“Chairs with broken legs.”
“Spoons that have fallen behind the stove and are never seen again.”
“Books that cannot be read because some of the pages have been torn out.” 
In Arnold Lobel’s Owl at Home, Owl settles into a chair to make tear-water tea. With the kettle on his knees, he names as many sad things as he can, letting his tears roll down and collect until there are enough to put on the stove. Leftover mashed potatoes, pencil ends, forgotten songs: nothing is too forlorn or too ordinary to kindle his tears. When he is finished, Owl heats the kettle and thoroughly enjoys a cup of tea that is — well, whatever else it may be — as renewably sourced as one can get.
Last October, a few hours after a doctor told me that the hearing loss I’d been noticing was likely part of a progressive condition, a friend wrapped me in a hug. “I am so sorry. How are you feeling about it?”
Because the question came from a woman who has known me through long years and with whom I’ve traded life stories and emergency childcare and intercessory prayer, I wanted to give an honest answer.
“I’ll give myself time to grieve it,” I said finally. “And I’ll be okay.”
In the days that followed, I did grieve it. I boarded an airplane with my family and listened to its white noise, oddly muffled on one side, without distracting myself. During a long drive, my husband and I talked about sundry topics between podcasts from my playlist — podcasts that, I later realized, all dealt with limitations and losses in some form. At a concert I turned my head slightly from side to side, feeling the absence of lower-frequency notes to my right.
My hearing slowly came back to normal after I finished the pack of steroids I’d been prescribed, which was in line with the intermittent episodes the doctor had told me to expect, and I found myself thinking less about my hearing as the weeks marched on.
But that particular fortnight reminded me that the process of lament — and the healing it often precedes — has to include the act of naming sorrows. There are myriad theological and psychological reasons to be specific about our pain, I know, but perhaps the simplest explanation for me is this: if I want to transfer my burdens to Christ, I have to pick each of them up, one by one. Standing before the Lord who has known me for long years, I must give an honest answer about how I am, and what I am carrying.
I’ve discovered I am profoundly bad at this sort of naming. Once past a challenging season, I have a tendency to minimize the pain that it held; in the middle of one, possibly to avoid any chance of lapsing into an embittered litany, I hesitate to bring up the troubles that jolt my soul or body.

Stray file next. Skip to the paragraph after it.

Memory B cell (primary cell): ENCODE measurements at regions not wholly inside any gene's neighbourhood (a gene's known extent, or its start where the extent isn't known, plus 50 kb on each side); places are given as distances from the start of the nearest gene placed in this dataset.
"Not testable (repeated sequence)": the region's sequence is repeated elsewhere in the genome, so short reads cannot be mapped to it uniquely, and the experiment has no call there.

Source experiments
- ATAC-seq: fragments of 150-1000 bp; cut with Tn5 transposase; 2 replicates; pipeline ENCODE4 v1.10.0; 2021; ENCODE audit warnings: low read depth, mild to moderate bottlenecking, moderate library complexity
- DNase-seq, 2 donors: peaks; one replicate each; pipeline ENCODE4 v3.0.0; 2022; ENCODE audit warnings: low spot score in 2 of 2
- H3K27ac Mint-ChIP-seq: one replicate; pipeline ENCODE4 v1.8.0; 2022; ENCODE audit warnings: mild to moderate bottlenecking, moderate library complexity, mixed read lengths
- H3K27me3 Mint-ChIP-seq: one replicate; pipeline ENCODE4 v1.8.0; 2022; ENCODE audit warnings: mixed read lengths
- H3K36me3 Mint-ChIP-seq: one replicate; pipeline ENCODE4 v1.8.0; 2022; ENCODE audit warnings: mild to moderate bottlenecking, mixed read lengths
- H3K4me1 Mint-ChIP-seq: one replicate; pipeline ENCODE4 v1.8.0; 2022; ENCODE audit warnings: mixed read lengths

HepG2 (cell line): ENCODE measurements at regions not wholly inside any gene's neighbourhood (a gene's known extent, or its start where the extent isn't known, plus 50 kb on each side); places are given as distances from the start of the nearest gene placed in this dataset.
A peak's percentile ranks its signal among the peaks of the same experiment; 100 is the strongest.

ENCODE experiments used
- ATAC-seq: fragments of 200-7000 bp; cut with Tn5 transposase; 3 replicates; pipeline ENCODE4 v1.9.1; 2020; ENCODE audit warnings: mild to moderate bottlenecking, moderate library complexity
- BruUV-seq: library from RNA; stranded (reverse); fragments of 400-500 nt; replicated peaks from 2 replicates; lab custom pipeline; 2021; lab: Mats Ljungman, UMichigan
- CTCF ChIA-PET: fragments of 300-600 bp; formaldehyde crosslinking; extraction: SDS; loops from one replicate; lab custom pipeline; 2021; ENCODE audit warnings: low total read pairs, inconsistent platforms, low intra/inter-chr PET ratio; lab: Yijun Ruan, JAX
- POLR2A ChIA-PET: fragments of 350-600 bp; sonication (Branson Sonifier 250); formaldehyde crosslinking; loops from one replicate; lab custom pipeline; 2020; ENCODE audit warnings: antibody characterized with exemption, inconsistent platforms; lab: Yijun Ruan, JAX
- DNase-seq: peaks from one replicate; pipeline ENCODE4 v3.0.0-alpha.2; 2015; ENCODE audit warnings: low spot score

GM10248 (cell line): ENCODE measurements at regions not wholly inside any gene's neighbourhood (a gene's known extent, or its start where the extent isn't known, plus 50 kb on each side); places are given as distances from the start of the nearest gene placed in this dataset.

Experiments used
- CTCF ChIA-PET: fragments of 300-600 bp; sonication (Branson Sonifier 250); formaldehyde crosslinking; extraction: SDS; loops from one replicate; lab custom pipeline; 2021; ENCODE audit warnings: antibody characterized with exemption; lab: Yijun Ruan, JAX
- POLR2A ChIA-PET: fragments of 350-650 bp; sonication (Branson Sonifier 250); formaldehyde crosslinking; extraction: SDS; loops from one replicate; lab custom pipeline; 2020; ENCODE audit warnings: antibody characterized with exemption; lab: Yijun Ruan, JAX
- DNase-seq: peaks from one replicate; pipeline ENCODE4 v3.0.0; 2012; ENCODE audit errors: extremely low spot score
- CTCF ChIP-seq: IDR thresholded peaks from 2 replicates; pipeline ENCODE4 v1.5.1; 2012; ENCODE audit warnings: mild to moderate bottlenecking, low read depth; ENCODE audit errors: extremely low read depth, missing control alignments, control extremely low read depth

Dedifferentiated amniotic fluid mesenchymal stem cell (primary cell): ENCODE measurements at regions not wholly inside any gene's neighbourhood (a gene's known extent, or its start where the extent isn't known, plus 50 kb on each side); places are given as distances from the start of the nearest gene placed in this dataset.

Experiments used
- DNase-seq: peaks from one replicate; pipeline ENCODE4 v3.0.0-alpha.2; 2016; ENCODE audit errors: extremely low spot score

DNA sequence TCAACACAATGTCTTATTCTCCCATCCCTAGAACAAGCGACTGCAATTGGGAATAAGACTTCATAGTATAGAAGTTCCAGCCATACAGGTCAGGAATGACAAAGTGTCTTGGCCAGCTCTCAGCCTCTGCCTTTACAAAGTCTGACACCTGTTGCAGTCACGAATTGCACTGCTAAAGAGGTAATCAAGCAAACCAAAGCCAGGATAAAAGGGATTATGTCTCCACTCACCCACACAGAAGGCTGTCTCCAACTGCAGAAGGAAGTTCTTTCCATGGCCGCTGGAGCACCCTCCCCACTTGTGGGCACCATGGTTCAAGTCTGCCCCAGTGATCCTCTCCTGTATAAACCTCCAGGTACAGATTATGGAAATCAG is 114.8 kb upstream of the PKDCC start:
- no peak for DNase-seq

But the deeper I go into this endeavor of dragging things out into the open to be named, nothing startles me more than the ongoing revelation that I am not the one best qualified to name my pain.
“[The LORD] does not forget the cry of the afflicted” (Ps. 9:12, ESV), King David writes, noting on a separate occasion that He “is near to the brokenhearted and saves the crushed in spirit” (Ps. 34:18, ESV). In the early days of Israel’s history, God Himself says, “I have surely seen the affliction of my people… I know their sufferings” (Ex. 3:7, ESV). When He came in the flesh, Jesus knew the specific circumstances of the widow who put two copper coins in the offering box. “She out of her poverty has put in everything she had, all she had to live on” (Mark 12:44, ESV). He had compassion on a crowd who came to hear Him because He knew they needed food: “if I send them away hungry to their homes, they will faint on the way. And some of them have come from far away” (Mark 8:3, ESV).
Even with this record of attention, I’ve been tempted to believe that God only holds on to the most dire details of our sacrifices or losses. A widow in extreme poverty? A hunger so severe as to cause fainting? Of course these merit attention. Yet elsewhere He speaks of His awareness on a level that quiets my uncertainty: “Are not five sparrows sold for two pennies? And not one of them is forgotten before God. Why, even the hairs of your head are all numbered. Fear not; you are of more value than many sparrows” (Luke 12:6-7, ESV). “In your book were written, every one of them, the days that were formed for me, when as yet there was none of them” (Ps. 139:16, ESV). And lest there be any doubt about the acknowledgment of our heavier days in that book, David writes elsewhere: “You have kept count of my tossings; put my tears in your bottle. Are they not in your book?” (Ps. 56:7-8, ESV).